When I watched CBS Sunday Morning today they reminded me that it’s the 20th anniversary of the Oklahoma City bombing, which means it’s also the 20th anniversary of my high school band trip to New York during which I was completely oblivious to the Oklahoma City bombing. At age 14 I wasn’t all that interested in following the news, so when the band went out of town for half a week I was somehow able to avoid reading any papers or seeing any newscasts about the event. I remember overhearing my band director saying something about a bombing to someone else, and there was a snippet of conversation I heard on a radio show on my Walkman when I was scanning through the New York stations, but that was it. I lived in my own little bubble for half a week and came back to town with an “I Love New York” t-shirt, not any appreciation for the national disaster that had just occurred.
When I got back 3-4 days later and saw stories about the bombing on the news, I was like, “Wait, what happened?” But at that point in the story the reporters didn’t bother to explain what had happened 4 days earlier, they just reported on the latest developments. The only way to get news at that time was through the TV, newspaper, or radio, so it was a bit difficult to figure out what was going on. The internet existed back in 1995, but I don’t think any major news organizations had a web presence yet. I didn’t even have my own email address at the time, so the internet was more of a novelty than a useful information source.
As a result, I feel like I missed out on a national moment, as sad as that moment was. Whenever the Oklahoma City bombing comes up in the media I’m reminded that I did not experience that event like the majority of the country experienced that event. Twenty years later, it’s amazing how hard it would be for me to be that oblivious to world events unless I was consciously living off the grid. A tragedy like that would start trending on Twitter immediately, people would share articles in my Facebook feed, and I’d see it mentioned when I visited news sites during the day.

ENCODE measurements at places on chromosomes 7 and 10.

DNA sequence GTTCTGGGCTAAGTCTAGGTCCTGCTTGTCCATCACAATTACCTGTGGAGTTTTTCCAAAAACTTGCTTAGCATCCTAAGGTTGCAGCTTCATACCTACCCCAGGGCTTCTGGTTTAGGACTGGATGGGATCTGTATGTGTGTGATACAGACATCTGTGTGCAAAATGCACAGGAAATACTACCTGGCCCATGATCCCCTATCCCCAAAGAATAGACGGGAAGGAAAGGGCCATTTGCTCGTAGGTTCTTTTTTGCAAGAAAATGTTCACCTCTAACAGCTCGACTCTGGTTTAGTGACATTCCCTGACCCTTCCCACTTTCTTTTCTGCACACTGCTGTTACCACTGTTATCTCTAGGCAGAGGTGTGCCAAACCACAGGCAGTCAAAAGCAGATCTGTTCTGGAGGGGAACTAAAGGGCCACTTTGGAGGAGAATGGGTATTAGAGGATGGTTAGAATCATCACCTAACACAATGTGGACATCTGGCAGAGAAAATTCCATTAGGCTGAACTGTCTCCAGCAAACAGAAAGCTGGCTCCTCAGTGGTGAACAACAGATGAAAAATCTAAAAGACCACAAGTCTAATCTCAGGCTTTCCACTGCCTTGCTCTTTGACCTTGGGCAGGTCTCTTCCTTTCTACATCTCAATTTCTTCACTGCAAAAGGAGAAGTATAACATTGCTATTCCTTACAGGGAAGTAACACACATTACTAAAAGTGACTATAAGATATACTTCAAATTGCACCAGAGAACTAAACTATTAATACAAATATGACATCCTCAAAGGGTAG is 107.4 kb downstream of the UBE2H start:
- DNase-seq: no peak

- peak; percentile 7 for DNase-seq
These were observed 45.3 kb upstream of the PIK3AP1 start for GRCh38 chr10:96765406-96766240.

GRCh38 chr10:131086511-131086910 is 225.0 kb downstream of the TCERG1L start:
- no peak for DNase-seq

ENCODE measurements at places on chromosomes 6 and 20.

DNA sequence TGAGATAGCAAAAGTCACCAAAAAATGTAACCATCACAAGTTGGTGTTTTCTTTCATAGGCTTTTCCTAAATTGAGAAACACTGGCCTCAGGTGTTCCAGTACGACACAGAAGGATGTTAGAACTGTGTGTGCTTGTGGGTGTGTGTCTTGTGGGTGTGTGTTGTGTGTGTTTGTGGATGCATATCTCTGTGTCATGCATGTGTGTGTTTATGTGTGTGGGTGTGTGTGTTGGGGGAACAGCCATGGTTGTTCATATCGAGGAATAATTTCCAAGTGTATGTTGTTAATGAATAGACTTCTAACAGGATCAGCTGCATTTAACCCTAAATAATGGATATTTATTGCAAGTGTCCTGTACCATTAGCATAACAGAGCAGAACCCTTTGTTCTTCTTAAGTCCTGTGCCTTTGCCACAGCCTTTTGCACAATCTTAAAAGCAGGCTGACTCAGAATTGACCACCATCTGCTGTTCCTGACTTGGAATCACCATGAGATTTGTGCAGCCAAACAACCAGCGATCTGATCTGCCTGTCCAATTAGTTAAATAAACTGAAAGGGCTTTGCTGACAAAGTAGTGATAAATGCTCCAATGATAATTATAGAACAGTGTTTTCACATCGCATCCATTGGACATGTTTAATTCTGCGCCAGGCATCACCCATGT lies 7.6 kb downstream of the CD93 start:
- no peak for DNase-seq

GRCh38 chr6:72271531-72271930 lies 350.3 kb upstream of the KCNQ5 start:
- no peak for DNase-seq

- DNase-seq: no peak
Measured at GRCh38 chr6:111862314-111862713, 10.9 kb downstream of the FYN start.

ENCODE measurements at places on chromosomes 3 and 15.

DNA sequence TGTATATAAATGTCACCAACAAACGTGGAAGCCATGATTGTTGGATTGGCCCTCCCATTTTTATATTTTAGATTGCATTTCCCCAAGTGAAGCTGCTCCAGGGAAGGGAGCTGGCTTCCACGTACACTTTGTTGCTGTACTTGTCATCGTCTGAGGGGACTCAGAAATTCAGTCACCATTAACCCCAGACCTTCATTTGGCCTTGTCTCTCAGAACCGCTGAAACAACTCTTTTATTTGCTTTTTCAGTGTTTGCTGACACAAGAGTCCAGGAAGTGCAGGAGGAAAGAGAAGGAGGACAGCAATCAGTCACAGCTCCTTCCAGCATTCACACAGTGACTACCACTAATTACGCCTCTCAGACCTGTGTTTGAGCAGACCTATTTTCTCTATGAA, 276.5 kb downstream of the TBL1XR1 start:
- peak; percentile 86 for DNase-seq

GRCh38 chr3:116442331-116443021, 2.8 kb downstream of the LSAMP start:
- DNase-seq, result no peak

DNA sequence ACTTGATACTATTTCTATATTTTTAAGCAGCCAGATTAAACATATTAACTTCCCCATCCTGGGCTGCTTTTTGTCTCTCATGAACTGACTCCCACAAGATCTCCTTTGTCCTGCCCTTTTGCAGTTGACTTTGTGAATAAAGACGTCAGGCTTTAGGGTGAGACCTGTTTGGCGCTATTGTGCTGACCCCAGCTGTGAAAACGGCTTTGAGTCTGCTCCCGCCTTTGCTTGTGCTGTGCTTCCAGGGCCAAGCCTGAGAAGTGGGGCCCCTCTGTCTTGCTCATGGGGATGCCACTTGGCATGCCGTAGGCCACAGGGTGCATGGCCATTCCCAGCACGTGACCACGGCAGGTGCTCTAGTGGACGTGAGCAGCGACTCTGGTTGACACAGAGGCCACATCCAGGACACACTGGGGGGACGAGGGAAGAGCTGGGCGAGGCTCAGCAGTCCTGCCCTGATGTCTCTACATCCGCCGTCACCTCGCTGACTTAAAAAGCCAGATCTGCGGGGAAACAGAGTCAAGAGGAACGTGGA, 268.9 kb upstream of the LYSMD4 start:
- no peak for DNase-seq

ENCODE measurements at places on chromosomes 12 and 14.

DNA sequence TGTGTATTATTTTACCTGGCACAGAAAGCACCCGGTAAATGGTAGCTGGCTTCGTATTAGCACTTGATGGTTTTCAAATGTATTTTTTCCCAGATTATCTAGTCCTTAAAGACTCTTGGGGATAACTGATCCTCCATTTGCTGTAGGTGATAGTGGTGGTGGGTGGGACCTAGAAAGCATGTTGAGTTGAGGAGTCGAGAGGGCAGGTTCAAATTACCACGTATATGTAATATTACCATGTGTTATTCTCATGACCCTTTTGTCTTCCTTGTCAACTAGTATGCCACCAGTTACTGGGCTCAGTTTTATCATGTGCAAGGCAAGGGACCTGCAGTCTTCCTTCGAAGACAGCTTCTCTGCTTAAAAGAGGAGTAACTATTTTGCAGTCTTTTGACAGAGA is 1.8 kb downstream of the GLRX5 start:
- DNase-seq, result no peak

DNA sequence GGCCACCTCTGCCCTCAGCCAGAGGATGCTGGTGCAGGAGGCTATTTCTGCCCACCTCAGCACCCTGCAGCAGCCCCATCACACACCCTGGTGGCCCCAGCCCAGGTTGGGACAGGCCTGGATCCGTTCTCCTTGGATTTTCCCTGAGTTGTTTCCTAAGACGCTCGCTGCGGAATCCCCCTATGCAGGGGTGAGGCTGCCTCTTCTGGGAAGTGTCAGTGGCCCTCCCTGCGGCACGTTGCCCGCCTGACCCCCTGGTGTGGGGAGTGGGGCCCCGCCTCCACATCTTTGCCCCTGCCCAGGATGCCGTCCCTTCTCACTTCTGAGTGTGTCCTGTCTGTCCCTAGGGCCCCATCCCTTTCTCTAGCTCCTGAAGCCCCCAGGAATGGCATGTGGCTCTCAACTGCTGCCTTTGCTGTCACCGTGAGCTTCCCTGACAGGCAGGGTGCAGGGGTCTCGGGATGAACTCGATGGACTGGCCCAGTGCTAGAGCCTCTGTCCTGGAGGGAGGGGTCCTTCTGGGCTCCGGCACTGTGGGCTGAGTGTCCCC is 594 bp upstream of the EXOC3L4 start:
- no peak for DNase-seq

It’s amazing to realize how much more saturated I am in information now than I was in 20 years ago. It’s also amazing that that saturation seems completely normal. When a major news event happens, I expect a bystander to tweet a photo or post a video to YouTube. It’s a bit strange for something major to happen that isn’t recorded. It feels like we’re all having a large, communal experience that we weren’t having decades ago. Everyone is accessing a group of common experiences through videos and camera phones that we couldn’t share before. It’s much harder to know nothing. We all seem to know the same something.
I’m not really sure if this is bad or good. I do like knowing what’s happening in the world. I like being able to Google something and get the information I’m seeking instantly. I like checking Twitter and Facebook, but sometimes they make me feel like I’ve wasted hours not doing anything. It’s impossible to consume everything out there, and I have to wonder if it all seemed more manageable 20 years ago. Or not. There were probably people back then with piles of newspapers in their living room like I have hundreds of links bookmarked in my browser, saying, “I will read this eventually! I promise! I can’t throw it out yet!”
There’s so much media available to consume now that that I feel like I can never keep up. There are dozens of TV shows I’d like to watch that have gotten great reviews, but I don’t think I could watch them all unless I abandoned all my clients and spent all day watching TV instead. And sometimes I’m too tired to focus on something new and would rather turn my brain off and watch some Law and Order reruns instead. *chung chung*
Back in 1995 I would never anticipated any of that. I could just ride along the east coast in a bus full of band geeks without knowing what was going on a few thousand miles away, headphones on, in my own little world. I’m not sure if I miss that or not, but it’s odd to think that it will probably never happen to me again. I’m fairly certain a 14-year-old on a band trip today would hear about a national news event like that while it was happening, not 4 days later. We’re all connected in a much larger community now, and it’s hard for anyone to opt out completely.